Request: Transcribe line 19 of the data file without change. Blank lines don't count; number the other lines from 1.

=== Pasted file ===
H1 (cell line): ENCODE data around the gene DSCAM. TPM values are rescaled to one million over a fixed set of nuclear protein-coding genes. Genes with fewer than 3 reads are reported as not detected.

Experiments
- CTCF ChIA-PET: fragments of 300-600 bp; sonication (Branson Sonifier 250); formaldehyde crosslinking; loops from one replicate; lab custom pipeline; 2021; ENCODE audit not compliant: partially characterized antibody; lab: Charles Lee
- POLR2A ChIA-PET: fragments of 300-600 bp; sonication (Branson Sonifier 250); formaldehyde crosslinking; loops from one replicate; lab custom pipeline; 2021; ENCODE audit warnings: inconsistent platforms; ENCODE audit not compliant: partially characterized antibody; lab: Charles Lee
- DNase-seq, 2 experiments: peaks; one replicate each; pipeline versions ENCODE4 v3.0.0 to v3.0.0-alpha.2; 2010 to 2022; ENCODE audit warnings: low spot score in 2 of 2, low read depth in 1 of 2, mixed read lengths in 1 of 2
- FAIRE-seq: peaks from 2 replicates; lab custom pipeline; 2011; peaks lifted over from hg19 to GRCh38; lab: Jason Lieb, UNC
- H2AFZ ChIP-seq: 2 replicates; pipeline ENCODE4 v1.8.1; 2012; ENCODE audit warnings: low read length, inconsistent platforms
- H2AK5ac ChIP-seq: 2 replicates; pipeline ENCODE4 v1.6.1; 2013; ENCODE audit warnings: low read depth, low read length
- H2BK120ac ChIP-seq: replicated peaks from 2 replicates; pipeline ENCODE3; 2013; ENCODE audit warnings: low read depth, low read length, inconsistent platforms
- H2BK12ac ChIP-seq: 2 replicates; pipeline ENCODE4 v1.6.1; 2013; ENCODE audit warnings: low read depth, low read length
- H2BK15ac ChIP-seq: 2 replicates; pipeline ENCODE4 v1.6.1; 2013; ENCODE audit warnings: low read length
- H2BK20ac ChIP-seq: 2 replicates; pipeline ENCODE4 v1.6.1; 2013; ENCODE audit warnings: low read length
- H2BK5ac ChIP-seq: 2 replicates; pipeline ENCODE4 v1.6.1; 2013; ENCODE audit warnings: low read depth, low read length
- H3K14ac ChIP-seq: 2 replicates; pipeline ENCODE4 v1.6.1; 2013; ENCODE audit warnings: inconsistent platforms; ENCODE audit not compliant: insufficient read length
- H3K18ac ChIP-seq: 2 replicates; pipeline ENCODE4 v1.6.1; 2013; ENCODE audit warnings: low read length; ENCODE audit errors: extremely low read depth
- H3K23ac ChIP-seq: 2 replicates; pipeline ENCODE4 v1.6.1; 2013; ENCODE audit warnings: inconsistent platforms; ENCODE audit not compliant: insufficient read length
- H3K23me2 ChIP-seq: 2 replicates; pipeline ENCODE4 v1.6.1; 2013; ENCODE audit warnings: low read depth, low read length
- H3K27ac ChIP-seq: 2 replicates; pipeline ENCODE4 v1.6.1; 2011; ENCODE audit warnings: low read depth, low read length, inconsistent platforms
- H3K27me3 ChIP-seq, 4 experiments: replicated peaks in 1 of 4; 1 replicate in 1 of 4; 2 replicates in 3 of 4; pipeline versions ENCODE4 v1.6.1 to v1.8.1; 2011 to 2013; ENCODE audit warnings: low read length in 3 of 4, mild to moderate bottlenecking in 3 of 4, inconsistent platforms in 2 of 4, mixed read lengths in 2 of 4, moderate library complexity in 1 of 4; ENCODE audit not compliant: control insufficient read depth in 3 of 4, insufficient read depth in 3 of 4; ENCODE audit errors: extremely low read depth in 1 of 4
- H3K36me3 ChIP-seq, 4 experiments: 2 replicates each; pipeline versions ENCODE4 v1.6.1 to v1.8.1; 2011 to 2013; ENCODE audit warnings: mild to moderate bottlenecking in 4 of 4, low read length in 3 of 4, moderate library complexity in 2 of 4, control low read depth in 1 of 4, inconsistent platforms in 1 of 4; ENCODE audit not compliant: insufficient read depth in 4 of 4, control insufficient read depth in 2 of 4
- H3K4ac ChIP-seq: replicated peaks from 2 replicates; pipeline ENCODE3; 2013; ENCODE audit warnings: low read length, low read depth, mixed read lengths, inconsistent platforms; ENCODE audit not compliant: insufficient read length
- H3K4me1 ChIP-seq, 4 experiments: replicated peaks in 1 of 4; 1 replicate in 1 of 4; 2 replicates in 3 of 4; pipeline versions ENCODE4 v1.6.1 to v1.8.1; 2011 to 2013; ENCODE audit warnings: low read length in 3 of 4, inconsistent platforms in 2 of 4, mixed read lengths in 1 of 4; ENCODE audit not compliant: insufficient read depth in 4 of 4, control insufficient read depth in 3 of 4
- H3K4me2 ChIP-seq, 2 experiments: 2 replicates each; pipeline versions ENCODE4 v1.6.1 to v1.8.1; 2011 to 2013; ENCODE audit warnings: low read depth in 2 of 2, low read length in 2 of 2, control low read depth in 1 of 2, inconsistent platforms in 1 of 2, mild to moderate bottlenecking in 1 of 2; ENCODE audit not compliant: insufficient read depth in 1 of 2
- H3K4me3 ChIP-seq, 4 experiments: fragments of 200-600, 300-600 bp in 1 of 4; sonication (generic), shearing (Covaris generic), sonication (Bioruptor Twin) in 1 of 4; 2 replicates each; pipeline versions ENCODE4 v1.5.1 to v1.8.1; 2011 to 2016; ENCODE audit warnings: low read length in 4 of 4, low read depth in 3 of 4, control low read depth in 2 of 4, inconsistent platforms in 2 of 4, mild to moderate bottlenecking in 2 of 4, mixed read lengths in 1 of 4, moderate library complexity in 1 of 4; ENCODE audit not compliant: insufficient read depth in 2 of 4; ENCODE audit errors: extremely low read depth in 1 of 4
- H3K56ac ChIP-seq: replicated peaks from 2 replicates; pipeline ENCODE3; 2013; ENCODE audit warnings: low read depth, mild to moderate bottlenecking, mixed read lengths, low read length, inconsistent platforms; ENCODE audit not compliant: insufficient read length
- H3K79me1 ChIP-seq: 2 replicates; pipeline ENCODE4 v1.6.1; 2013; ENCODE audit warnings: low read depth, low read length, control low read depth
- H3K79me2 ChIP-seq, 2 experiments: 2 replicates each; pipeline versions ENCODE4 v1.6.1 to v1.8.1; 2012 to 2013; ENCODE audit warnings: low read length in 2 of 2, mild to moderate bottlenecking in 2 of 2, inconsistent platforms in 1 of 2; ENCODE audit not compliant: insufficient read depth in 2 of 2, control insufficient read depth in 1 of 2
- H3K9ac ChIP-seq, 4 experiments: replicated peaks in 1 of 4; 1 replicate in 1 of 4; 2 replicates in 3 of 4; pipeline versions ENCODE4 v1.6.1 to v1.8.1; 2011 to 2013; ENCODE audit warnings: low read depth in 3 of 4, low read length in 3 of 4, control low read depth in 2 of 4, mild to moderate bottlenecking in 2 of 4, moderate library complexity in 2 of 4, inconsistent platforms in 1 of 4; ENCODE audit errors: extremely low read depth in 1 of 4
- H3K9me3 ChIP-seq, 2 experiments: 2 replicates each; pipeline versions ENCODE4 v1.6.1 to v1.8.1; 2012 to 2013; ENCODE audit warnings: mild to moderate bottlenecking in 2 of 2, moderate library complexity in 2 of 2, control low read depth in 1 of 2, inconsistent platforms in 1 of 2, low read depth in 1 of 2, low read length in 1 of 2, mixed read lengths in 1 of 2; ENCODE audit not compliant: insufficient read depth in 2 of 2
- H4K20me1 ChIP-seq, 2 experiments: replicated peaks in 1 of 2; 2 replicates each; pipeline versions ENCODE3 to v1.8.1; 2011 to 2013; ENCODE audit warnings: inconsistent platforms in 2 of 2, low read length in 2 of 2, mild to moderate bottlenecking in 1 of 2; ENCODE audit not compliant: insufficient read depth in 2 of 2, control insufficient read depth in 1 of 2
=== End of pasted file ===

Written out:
- H3K27me3 ChIP-seq, 4 experiments: replicated peaks in 1 of 4; 1 replicate in 1 of 4; 2 replicates in 3 of 4; pipeline versions ENCODE4 v1.6.1 to v1.8.1; 2011 to 2013; ENCODE audit warnings: low read length in 3 of 4, mild to moderate bottlenecking in 3 of 4, inconsistent platforms in 2 of 4, mixed read lengths in 2 of 4, moderate library complexity in 1 of 4; ENCODE audit not compliant: control insufficient read depth in 3 of 4, insufficient read depth in 3 of 4; ENCODE audit errors: extremely low read depth in 1 of 4